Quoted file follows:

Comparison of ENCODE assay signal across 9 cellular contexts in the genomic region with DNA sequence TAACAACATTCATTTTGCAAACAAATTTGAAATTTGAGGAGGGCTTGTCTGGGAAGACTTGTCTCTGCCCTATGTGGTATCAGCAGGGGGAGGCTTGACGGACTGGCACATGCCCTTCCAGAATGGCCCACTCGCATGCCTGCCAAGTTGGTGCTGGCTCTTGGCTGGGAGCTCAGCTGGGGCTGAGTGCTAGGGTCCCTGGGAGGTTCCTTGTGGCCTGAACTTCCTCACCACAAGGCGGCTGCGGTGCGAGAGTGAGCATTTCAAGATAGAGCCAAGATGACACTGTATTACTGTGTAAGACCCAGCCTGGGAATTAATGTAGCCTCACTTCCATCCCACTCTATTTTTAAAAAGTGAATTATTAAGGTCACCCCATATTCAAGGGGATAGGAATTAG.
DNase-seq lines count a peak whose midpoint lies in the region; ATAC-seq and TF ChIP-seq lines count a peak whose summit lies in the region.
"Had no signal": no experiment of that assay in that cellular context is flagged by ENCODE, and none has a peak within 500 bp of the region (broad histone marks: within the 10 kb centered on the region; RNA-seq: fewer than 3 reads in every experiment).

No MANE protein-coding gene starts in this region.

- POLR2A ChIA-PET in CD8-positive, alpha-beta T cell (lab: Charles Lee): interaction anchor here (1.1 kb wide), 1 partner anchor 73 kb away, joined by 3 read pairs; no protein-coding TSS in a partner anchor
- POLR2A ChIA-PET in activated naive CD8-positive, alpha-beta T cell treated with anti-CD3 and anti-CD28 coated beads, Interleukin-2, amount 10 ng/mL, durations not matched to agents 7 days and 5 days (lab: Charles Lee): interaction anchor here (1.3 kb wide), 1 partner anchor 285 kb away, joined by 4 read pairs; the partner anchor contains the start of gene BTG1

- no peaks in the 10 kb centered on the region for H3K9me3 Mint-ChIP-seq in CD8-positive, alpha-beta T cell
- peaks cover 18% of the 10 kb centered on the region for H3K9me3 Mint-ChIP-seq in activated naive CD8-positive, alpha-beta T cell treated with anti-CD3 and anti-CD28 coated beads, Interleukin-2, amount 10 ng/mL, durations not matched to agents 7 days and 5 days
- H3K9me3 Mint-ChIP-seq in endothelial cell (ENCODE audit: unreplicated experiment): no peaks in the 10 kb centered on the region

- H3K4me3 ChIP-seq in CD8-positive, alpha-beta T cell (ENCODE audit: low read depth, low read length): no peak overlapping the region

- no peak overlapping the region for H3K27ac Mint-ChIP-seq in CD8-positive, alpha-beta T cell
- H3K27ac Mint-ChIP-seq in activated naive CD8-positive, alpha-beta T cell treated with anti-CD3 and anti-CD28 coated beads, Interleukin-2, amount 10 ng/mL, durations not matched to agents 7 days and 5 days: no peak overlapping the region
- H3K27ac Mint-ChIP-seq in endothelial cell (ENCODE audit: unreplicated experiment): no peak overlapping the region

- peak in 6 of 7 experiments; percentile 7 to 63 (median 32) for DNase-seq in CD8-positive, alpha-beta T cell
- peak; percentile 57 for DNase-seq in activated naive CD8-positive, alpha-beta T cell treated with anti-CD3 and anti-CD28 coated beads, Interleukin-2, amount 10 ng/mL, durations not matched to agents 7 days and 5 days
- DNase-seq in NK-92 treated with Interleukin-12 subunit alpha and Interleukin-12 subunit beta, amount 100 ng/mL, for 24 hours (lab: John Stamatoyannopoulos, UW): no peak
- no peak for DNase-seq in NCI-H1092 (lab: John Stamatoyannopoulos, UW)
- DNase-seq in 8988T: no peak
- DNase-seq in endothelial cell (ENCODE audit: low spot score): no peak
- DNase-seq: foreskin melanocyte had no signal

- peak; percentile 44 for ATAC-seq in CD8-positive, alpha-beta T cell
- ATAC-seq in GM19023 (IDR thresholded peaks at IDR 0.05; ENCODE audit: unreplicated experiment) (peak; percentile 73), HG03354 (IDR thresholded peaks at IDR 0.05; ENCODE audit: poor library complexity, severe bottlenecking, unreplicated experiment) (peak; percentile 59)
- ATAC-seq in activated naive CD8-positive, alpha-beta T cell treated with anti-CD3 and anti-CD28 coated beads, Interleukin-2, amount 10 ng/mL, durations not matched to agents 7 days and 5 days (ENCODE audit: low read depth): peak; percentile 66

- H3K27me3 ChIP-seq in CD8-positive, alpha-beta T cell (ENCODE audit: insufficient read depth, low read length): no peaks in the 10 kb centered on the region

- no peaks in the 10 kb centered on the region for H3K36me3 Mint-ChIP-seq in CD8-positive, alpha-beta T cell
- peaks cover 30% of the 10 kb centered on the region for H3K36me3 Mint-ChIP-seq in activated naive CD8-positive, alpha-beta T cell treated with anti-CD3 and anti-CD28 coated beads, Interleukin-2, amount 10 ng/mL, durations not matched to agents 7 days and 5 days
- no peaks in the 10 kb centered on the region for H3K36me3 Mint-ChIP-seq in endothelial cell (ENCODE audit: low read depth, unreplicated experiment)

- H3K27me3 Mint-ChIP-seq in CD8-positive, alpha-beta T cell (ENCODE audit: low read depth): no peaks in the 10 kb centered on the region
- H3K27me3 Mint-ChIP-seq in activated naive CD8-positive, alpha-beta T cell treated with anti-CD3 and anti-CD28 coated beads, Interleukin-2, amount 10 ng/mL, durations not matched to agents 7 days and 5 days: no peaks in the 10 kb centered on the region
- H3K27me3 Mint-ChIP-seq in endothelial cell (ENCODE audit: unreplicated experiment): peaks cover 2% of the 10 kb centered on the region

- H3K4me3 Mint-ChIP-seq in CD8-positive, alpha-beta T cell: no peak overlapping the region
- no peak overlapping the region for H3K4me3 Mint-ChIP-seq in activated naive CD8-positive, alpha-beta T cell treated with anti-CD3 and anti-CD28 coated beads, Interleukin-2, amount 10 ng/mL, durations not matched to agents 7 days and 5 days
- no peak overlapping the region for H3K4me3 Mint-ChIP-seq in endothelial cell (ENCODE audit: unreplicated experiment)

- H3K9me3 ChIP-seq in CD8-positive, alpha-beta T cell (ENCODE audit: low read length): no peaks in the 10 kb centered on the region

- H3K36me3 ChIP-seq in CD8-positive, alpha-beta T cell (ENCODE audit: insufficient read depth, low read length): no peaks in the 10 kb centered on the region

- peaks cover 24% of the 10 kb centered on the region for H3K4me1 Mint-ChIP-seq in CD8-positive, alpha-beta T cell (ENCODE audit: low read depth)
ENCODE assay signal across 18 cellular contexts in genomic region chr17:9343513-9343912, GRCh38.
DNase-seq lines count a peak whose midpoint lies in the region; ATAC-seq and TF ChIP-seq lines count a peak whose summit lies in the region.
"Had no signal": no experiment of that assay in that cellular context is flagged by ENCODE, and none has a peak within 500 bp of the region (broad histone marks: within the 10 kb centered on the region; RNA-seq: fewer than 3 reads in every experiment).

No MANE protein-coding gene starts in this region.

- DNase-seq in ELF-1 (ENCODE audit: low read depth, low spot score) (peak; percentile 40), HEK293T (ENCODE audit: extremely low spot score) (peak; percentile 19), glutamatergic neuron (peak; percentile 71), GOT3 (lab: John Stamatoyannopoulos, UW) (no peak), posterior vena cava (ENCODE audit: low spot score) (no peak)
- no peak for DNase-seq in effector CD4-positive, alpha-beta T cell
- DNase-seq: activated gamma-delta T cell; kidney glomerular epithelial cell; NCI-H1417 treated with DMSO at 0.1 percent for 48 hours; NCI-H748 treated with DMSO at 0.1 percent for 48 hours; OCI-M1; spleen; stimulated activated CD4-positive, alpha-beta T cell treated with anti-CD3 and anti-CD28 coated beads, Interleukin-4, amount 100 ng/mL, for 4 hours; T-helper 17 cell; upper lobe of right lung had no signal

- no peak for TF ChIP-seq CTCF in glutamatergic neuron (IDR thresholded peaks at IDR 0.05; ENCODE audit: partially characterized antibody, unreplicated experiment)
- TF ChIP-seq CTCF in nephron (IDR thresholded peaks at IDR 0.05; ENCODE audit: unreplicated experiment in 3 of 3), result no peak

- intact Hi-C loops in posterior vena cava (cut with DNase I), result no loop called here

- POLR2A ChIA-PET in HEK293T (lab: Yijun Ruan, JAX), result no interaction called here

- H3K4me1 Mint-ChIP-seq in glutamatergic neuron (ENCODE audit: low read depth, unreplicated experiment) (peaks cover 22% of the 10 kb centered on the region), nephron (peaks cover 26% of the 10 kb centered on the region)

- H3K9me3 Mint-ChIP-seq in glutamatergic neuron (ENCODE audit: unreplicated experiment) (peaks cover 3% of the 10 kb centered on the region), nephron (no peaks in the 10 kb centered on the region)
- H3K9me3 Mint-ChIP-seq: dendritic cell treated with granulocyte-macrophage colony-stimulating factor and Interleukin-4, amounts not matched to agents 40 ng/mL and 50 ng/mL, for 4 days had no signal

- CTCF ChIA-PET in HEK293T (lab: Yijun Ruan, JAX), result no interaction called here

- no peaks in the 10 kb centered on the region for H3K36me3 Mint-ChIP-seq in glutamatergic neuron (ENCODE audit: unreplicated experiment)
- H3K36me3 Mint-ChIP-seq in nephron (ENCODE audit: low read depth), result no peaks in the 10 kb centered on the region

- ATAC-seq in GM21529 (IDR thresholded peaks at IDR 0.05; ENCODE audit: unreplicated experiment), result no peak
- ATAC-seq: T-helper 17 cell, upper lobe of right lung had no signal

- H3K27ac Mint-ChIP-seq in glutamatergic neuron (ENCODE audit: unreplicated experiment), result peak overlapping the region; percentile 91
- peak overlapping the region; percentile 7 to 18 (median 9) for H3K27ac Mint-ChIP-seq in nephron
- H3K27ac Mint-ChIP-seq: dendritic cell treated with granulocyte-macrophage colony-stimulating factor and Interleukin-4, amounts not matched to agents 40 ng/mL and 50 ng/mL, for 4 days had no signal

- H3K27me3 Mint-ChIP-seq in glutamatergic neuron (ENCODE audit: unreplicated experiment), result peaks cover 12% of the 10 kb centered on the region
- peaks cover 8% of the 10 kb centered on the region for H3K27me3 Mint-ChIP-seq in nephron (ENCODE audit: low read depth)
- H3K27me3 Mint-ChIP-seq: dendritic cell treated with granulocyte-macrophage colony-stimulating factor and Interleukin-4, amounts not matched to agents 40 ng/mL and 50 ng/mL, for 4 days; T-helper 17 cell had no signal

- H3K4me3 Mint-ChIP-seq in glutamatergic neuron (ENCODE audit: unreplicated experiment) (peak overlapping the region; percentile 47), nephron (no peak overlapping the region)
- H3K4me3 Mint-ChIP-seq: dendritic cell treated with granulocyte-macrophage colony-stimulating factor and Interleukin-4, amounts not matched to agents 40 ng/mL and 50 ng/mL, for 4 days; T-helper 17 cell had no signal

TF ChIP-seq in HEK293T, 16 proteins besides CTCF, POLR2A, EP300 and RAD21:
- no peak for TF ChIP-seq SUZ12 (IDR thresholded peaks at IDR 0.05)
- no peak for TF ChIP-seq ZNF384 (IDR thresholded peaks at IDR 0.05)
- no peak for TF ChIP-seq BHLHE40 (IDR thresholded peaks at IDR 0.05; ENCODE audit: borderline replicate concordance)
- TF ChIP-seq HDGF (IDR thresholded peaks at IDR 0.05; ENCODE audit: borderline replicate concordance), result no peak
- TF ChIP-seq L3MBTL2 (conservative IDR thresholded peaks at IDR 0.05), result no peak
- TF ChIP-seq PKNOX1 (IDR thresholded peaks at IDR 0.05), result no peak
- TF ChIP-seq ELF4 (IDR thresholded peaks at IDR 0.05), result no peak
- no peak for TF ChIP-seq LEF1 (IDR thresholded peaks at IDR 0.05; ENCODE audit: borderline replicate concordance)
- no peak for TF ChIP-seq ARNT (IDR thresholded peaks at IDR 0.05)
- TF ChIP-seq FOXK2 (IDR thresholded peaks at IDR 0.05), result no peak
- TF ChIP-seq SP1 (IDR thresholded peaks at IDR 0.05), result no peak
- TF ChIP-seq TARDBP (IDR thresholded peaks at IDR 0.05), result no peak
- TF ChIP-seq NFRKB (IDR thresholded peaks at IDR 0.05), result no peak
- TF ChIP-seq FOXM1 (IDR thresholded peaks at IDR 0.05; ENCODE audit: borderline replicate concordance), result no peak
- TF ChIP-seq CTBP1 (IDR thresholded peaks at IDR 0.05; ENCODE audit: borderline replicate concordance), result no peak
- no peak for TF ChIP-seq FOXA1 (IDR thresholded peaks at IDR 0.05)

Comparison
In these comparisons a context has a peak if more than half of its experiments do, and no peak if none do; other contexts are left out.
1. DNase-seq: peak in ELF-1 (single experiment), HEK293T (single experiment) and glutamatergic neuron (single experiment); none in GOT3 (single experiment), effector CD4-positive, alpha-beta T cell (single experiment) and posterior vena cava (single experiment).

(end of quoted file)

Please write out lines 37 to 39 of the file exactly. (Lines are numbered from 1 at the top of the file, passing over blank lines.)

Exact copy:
ENCODE assay signal across 18 cellular contexts in genomic region chr17:9343513-9343912, GRCh38.
DNase-seq lines count a peak whose midpoint lies in the region; ATAC-seq and TF ChIP-seq lines count a peak whose summit lies in the region.
"Had no signal": no experiment of that assay in that cellular context is flagged by ENCODE, and none has a peak within 500 bp of the region (broad histone marks: within the 10 kb centered on the region; RNA-seq: fewer than 3 reads in every experiment).